Conan And The Songs Of The Dead / writer, Joe R. Lansdale ; artist, Timothy Truman.
Milwaukie, OR : Dark Horse Books, c2007.

Whenever you combine the creative talents of Joe Lansdale and Tim Truman, you’ve got a chance for magic.  Fewer non-superhero characters have enjoyed greater coverage in comic books and graphic novels than Conan, but these two creators managed to wring something new and exciting out of Howard’s barbarian.  Replete with desert themes and imagery, Conan and his wise-cracking companion, Alvazar, must survive the schemes of a vile wizard in this tale of sex, swords, and sorcery.  This story is gritty, and its unvarnished portrayal of life and death in Conan’s Hyborian Age embodies the essence of Mr. Howard’s original work.

Conan. Volume 1 / written by Roy Thomas ; illustrated by Barry Windsor-Smith ; colored by Peter Dawes … [et al.].
Milwaukie, OR : Dark Horse Books, c2010.

This amazing hardcover collects the original 1970s Marvel Comics Conan stories, and features the one-two creative punch of writer Roy Thomas and artist Barry Windsor Smith.  This collection features my favorite story from this period, “Rogues in the House,” where Conan must tangle with Thak,  a massive ape who walks like a man!

Conan and the Spider God / L. Sprague de Camp.
New York : Tor, 2002.

A lot of Conan purists get down on the pastiches written by guys like De Camp, Carter, and even Robert Jordan, but Conan and the Spider God was one of the first paperback novels I recall buying.  I remember mowing a few lawns one hot Friday afternoon, then hopping a bus down to Atlantic Books in Downtown Pittsburgh and picking this up for a cool $2.95.  Those were the days.  De Camp’s Conan relies a bit more on plots and plans than Howard’s elemental force of destruction, but the the story still possesses all of the necessary attributes.  Weird cults?  Yes!  Gorgeous maidens?  Yes!!  Giant spiders?  Yes!!!

There’s plenty more barbarian action where this came from, but these selections will get you well acquainted with the genre, allowing you too to “tread the jeweled thrones of the Earth under your sandalled feet.”



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what’s that word??

To have a conversation with me lately is like playing charades. I start a sentence such as, “Would you order me two . . . whatsits?”  Then this game follows. “What’s the word for the round thing you put stuff in and write an address on and the people in the blue-grey shorts deliver it, and you use it so that your whatchamacallit doesn’t get bent?” And then, if you’re as good as my colleagues are at guessing what I’m talking about, I say, “Yes!  A mailing tube!  Thank you! That’s what they’re called.” I’m sure it’s very rewarding.

As someone who really enjoys words and aspires to have an extensive vocabulary, I keep reminding myself that it’s only temporary. I hope. If this continues for too long, I may find myself looking for these titles:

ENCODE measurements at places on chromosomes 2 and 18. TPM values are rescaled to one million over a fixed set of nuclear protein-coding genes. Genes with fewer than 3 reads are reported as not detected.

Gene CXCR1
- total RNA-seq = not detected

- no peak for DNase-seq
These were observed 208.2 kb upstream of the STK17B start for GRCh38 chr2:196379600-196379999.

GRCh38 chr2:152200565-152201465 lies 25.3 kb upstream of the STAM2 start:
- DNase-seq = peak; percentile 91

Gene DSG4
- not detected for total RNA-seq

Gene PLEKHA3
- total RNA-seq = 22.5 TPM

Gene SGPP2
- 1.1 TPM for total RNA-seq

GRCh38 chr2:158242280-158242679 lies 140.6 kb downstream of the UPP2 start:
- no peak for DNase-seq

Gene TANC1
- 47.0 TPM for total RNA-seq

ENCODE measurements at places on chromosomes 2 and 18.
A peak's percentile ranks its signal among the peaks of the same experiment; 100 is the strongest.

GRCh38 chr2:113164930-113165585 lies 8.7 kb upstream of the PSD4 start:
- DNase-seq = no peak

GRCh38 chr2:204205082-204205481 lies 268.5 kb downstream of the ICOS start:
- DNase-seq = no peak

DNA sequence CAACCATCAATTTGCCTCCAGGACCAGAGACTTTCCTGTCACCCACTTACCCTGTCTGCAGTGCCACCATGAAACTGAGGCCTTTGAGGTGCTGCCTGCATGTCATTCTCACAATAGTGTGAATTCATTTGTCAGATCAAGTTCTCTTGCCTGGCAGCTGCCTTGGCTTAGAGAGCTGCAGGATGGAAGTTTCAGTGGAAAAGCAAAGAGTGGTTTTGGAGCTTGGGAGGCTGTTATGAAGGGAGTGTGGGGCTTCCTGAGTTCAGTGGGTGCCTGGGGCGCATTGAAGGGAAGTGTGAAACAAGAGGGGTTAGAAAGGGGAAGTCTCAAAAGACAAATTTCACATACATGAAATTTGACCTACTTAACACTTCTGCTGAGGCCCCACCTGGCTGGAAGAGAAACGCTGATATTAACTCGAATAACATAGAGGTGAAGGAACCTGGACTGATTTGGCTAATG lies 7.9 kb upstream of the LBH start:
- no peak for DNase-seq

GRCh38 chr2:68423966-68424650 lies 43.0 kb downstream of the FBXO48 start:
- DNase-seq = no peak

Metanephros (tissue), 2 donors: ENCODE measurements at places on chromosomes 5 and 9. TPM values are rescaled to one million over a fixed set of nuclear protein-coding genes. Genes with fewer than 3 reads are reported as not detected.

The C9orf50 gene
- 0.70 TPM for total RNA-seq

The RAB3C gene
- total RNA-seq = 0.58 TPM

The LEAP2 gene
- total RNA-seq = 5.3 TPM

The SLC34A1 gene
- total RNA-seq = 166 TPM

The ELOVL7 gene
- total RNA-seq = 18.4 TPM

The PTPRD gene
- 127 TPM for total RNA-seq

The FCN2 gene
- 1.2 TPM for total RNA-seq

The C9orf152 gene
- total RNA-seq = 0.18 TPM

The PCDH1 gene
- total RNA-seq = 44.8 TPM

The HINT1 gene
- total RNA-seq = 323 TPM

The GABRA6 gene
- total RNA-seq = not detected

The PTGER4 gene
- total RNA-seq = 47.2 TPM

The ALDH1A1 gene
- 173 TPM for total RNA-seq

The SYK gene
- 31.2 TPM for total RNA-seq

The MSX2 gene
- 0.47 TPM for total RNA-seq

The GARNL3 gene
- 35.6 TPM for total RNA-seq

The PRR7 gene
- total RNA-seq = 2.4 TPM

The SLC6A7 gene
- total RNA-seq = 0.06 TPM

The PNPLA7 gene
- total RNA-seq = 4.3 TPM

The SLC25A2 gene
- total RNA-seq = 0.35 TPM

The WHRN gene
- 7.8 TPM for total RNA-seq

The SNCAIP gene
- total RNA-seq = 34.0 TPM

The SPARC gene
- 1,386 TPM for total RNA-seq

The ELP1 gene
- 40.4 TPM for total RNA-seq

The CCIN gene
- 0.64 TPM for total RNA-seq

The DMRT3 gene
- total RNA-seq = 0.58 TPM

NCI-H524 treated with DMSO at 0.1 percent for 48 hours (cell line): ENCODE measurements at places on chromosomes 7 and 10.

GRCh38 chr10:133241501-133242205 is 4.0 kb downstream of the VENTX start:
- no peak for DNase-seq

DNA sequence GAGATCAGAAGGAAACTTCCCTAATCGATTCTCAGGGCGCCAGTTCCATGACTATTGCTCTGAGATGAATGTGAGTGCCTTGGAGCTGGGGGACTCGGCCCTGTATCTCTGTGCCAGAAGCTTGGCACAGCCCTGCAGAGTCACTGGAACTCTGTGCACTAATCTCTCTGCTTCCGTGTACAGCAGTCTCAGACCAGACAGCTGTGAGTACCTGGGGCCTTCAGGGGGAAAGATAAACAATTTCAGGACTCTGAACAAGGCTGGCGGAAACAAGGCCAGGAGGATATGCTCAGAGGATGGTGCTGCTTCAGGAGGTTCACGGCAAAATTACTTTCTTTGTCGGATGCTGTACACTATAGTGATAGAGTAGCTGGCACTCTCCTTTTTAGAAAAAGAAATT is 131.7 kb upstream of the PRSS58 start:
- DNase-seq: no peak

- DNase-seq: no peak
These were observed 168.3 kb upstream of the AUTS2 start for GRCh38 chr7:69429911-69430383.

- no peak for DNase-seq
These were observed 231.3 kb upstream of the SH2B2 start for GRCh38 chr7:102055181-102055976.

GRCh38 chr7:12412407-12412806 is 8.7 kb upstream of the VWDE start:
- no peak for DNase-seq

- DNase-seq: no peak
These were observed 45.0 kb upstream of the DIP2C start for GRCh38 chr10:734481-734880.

10 Days to a More Powerful Vocabulary 10 Days to a More Powerful Vocabulary, by the Princeton Language Institute and Tom Nash

Quick Vocabulary PowerQuick Vocabulary Power: A Self-teaching Guide, by Jack S. Romine and Henry Ehrlich

100 Words Every Word Lover Should Know100 Words Every Word Lover Should Know, by the editors of the American Heritage dictionaries

Better Word PowerBetter Wordpower, by Janet Whitcut.

More Words You Should KnowMore Words You Should Know, by Michelle Bevilacqua.

Smart WordsSmart Words: Vocabulary for the Erudite, and Those Who Wish to Be, by Mim Harrison.

Vocabulary SuccessThe Vocabulary of Success: 403 Words Smart People Should Know, by C. Edward Good.

Word NerdWord Nerd, by Barbara Ann Kipfer.

Wish me word luck. Or would that be brain luck? 

– Kaarin

p.s.  I realize after re-reading this post that it’s not like charades at all, but rather like Taboo, or possibly some other board game that I can’t think of at the moment.


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Fifteen cents a word to read . . .

Western Union, The Five Americans, 1967 .

Most of us are familiar with Western Union as a way to send or transfer money, if regular banking or Paypal can’t be used. Before ATMs, a Western Union “Moneygram” was about the only way to get funds outside of a bank if you didn’t have a credit card.  Before they did money though, Western Union did telegrams.  If you can find one it will likely be yellowed and crinkly, complete with the word “stop” to emphatically designate a period. Like text messages, earning income from telegrams was piece work. The sender paid by a block of words – $1.95 for 15 words, a nickel per word over that in 1950.

photo of a Western Union telegram

The Telegram

More so than for personal use, the telegram was the most effective communications tool available for business. It was equally convenient for trans-continental communications and trans-oceanic. You need to be able to speak to your customers and suppliers, place orders, send instructions, and wire payment.  How do you do that without breaking the bank?  Western Union didn’t offer an unlimited word package the way AT&T (they used to be in the telegraph business too) does with text packages.

Catalogue No. 10. Hall & Brown Woodworking Machine Co.

I may have found the answer. I’m selecting Trade Catalogs for a digitization project we’re  undertaking. It’s a complementary program to the IMLS Iron & Steel project that will be completed this fall. While reviewing Catalogue No. 10 of the Hall & Brown Wood Working Machine Co., I came across – in  addition to a rich vein of all manner of machinery – their cable codes. It’s a true lesson in Twain’s dictum to not let fluff and flowers and verbosity creep in. How does it work? Well, if you’re a wood working machinery salesman, you might need to know “shall we ship by rail?” or “shall we ship by steamer?” That’s 10 words. In Hall & Brownese, it’s “Aberdeen” “Abernathy.”  The full example they cite in their instructions looks like this:

         HOW TO USE CODE